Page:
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Does the Investment Interest Limitation Explain the Existence of Dividends?

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  • Daniel R. Feenberg

Abstract

Miller and Scholes show that under certain conditions the Federal Income tax taxes dividend income at a rate no higher than the rate on capital gains. Tabulations of actual 1977 tax returns show that the special circumstances under which this can occur apply to less than 3% of dividend income and no significant role can be ascribed to their result in the determination of corporate dividend policy.

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Bibliographic Info

Paper provided by National Bureau of Economic Research, Inc in its series NBER Working Papers with number 0530.

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Date of creation: Feb 1982
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Handle: RePEc:nbr:nberwo:0530

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Cited by:
  1. James M. Poterba & Lawrence A. Summers, 1984. "New Evidence that Taxes Affect the Valuation of Dividends," Working papers 338, Massachusetts Institute of Technology (MIT), Department of Economics.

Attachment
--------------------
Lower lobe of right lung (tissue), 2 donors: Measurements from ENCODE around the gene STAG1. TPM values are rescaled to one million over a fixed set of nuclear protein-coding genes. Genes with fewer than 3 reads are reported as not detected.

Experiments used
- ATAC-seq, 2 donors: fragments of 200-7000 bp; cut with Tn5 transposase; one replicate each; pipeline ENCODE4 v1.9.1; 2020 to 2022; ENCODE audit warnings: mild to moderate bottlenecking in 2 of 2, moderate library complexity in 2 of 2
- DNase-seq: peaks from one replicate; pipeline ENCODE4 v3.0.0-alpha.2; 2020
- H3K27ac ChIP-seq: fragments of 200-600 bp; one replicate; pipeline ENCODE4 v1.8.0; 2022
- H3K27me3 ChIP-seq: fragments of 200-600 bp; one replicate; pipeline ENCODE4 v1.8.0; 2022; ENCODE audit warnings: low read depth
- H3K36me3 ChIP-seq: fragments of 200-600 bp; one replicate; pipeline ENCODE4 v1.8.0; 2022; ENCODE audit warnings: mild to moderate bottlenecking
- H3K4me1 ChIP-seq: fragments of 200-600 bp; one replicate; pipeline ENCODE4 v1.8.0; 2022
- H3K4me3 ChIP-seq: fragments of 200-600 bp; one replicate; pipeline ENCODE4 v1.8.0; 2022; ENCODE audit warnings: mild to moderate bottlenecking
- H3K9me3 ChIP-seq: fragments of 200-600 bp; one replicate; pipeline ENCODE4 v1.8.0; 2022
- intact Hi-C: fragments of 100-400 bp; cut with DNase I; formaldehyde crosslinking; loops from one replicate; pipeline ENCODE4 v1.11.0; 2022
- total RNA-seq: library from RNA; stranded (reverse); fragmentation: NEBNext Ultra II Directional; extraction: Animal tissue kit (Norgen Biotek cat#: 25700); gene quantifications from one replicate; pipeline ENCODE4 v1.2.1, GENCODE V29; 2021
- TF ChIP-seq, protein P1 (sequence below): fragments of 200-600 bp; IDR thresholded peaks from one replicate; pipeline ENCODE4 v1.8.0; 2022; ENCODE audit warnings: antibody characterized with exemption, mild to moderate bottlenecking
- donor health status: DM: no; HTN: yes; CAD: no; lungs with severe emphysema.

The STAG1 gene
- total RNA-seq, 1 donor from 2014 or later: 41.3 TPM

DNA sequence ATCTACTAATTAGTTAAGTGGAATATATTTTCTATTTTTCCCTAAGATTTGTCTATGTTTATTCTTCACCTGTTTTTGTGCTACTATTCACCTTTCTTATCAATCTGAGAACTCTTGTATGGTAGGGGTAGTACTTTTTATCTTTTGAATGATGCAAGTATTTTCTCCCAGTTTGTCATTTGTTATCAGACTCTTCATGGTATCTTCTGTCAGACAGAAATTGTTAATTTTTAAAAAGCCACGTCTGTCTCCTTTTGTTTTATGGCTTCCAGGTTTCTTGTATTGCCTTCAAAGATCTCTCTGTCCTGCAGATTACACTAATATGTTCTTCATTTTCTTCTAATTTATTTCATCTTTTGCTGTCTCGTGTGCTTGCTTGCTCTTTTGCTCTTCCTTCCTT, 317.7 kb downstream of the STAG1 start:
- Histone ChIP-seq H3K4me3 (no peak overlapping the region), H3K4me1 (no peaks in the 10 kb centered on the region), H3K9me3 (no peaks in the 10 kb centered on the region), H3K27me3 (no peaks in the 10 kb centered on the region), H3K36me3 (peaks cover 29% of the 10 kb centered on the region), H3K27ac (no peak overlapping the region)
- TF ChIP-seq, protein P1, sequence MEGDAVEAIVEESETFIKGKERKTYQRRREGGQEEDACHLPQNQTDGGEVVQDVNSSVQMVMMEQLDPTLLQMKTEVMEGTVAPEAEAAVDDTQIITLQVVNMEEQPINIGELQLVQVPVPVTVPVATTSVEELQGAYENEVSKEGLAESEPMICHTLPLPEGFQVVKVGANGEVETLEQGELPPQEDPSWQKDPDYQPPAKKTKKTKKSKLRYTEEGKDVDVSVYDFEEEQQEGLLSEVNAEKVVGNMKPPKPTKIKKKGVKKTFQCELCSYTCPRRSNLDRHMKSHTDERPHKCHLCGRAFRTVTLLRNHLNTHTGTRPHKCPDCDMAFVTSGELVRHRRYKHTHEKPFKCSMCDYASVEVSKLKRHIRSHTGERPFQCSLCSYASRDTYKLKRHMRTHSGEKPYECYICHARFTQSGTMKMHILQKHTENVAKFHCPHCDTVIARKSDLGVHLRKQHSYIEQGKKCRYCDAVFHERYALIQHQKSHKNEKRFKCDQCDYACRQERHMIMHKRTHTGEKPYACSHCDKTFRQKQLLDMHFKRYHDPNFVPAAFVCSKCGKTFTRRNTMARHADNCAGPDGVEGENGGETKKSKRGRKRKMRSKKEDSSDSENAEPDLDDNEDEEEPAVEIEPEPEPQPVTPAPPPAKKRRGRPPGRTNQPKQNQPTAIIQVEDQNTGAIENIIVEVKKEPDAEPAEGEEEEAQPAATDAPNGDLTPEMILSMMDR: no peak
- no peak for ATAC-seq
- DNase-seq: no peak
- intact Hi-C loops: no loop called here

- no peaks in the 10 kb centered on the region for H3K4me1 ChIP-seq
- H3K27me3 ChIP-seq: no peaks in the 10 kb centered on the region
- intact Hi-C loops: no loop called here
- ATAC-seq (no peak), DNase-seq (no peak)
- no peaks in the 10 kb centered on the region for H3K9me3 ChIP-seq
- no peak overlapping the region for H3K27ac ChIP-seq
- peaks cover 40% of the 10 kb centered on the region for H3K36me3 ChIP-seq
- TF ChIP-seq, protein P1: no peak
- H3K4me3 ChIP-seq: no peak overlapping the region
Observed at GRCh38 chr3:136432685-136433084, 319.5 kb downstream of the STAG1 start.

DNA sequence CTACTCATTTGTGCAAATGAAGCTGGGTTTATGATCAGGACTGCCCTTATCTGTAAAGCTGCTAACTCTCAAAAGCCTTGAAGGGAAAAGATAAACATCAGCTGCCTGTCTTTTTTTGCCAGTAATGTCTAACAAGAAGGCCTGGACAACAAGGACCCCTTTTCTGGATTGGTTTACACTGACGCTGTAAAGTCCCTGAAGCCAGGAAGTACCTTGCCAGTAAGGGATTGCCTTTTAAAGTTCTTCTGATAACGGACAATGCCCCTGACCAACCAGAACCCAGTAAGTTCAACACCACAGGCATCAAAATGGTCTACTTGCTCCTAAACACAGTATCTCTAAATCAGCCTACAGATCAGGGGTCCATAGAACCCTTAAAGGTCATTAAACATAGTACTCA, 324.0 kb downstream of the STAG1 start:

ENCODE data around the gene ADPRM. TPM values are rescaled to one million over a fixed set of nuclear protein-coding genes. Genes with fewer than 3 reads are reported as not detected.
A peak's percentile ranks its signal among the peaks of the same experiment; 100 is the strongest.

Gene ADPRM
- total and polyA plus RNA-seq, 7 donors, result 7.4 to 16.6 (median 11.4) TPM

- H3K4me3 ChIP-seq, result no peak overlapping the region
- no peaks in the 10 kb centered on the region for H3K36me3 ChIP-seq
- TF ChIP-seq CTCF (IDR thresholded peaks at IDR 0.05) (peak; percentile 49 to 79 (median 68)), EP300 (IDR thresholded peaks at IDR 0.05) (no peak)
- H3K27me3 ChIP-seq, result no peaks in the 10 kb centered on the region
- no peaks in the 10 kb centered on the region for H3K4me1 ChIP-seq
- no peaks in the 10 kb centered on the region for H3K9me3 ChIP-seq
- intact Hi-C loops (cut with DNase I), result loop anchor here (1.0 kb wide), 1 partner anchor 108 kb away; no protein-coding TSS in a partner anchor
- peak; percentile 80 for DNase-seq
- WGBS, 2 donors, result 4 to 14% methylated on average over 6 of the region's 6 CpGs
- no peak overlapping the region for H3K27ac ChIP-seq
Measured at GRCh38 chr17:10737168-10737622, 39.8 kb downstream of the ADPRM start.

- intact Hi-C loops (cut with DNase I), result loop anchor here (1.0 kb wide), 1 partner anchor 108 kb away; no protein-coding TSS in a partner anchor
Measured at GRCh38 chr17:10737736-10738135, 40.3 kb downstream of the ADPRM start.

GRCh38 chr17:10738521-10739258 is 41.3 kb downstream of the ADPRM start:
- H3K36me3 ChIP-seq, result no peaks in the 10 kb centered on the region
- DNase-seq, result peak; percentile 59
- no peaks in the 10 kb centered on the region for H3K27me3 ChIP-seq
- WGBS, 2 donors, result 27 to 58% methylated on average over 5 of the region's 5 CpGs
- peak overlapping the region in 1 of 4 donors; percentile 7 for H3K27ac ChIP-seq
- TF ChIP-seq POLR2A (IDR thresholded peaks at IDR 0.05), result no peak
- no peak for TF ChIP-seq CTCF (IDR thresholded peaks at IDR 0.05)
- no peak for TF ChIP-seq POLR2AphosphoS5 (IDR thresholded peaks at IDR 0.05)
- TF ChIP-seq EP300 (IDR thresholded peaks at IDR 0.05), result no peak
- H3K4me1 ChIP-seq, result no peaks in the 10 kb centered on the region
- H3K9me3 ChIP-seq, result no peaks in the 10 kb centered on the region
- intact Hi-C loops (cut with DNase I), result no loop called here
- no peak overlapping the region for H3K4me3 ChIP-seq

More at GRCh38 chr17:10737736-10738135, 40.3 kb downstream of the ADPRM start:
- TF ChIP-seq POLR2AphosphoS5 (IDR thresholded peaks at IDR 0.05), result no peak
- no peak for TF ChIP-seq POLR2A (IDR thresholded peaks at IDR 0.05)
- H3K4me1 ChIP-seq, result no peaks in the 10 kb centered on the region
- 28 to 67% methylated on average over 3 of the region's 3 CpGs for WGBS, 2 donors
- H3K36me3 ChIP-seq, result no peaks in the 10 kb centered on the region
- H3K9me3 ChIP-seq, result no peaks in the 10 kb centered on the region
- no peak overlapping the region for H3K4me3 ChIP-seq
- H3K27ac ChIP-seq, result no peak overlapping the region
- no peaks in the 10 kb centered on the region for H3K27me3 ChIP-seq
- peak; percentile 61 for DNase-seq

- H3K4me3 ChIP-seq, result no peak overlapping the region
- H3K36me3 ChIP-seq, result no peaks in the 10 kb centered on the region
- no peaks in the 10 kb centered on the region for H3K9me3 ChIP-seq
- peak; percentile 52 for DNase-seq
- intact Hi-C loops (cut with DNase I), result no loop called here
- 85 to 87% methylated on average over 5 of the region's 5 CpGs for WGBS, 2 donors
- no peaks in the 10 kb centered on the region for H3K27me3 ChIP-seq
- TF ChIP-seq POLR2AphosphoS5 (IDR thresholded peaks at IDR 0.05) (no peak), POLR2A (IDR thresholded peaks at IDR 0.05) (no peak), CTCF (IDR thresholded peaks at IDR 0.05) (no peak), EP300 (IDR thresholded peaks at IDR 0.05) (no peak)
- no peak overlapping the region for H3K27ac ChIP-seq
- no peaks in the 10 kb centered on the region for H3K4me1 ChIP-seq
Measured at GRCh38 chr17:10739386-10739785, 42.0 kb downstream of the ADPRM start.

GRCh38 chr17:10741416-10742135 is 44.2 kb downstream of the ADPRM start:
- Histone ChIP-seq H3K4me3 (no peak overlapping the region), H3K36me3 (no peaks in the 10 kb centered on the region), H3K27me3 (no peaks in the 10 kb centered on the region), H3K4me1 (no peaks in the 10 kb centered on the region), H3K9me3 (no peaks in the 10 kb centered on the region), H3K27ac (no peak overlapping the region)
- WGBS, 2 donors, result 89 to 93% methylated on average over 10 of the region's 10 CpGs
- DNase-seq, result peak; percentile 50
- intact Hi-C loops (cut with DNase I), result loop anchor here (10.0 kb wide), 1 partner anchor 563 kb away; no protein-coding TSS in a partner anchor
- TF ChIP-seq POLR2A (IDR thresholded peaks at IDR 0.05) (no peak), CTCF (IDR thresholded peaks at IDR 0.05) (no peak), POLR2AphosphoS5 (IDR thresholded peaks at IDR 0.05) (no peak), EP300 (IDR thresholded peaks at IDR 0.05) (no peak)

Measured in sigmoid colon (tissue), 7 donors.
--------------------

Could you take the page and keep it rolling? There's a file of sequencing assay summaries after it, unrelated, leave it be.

2. James M. Poterba, 1990. "Tax Reform and the Market For Tax-Exempt Debt," NBER Working Papers 2900, National Bureau of Economic Research, Inc.
  3. Robert L. McDonald & Naomi Soderstrom, 1986. "Dividend and Share Changes: Is There a Financing Hierarchy?," NBER Working Papers 2029, National Bureau of Economic Research, Inc.
  4. Mihir A. Desai & C. Fritz Foley & James R. Hines Jr., 2002. "Dividend Policy inside the Firm," NBER Working Papers 8698, National Bureau of Economic Research, Inc.
  5. James M. Poterba, 1986. "How Burdensome Are Capital Gains Taxes?," Working papers 410, Massachusetts Institute of Technology (MIT), Department of Economics.
  6. James M. Poterba & Lawrence H. Summers, 1985. "The Economic Effects of Dividend Taxation," NBER Working Papers 1353, National Bureau of Economic Research, Inc.
  7. Randall Morck, 2003. "Why Some Double Taxation Might Make Sense: The Special Case of Inter-corporate Dividends," NBER Working Papers 9651, National Bureau of Economic Research, Inc.
  8. James M. Poterba, 1984. "Expected Future Tax Policy and Tax Exempt Bond Yields," Working papers 350, Massachusetts Institute of Technology (MIT), Department of Economics.
  9. Joseph E. Stiglitz, 1988. "The General Theory of Tax Avoidance," NBER Working Papers 1868, National Bureau of Economic Research, Inc.

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